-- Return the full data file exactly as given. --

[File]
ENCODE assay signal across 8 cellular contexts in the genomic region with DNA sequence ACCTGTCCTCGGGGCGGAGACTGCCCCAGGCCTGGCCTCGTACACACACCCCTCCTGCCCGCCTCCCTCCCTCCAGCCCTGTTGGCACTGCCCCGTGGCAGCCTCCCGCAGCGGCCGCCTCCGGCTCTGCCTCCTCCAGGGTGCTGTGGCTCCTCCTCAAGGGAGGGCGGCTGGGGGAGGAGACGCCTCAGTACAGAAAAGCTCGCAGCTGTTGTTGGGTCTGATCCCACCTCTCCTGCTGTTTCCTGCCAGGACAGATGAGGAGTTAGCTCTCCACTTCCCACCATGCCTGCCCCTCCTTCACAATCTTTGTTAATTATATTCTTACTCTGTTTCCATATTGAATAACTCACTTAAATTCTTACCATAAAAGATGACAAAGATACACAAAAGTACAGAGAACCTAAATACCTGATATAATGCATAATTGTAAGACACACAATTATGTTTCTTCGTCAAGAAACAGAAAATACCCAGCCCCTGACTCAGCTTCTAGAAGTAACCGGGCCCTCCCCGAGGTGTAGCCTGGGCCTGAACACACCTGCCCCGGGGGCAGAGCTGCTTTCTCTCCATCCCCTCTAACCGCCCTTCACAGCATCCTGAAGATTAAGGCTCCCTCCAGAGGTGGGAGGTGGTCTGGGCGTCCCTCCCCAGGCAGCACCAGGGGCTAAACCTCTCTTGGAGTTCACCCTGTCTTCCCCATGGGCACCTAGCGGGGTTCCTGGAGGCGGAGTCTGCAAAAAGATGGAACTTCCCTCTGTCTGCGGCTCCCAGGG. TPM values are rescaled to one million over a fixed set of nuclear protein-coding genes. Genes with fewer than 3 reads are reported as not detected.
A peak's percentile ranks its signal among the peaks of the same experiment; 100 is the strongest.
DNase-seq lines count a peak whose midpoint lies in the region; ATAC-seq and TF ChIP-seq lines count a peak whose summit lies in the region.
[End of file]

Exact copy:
ENCODE assay signal across 8 cellular contexts in the genomic region with DNA sequence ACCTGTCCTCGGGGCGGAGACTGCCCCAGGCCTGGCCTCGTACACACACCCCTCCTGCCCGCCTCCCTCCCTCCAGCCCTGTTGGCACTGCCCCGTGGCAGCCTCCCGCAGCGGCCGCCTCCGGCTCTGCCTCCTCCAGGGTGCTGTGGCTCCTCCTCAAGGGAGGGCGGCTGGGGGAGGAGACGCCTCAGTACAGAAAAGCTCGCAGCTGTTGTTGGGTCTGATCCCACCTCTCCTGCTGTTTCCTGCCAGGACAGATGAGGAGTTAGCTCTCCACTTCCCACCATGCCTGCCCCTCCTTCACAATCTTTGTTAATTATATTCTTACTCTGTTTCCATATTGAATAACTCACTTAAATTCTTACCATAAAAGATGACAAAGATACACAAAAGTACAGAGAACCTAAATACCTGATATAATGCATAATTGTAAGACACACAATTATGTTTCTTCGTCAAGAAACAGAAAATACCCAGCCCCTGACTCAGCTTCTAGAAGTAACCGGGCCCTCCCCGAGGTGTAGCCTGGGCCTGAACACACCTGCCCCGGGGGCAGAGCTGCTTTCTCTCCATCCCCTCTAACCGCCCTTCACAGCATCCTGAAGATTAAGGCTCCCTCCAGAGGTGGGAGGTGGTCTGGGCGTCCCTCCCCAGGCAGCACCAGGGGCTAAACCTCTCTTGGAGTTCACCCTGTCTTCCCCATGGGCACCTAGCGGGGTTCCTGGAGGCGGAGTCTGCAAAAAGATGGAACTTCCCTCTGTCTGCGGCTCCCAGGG. TPM values are rescaled to one million over a fixed set of nuclear protein-coding genes. Genes with fewer than 3 reads are reported as not detected.
A peak's percentile ranks its signal among the peaks of the same experiment; 100 is the strongest.
DNase-seq lines count a peak whose midpoint lies in the region; ATAC-seq and TF ChIP-seq lines count a peak whose summit lies in the region.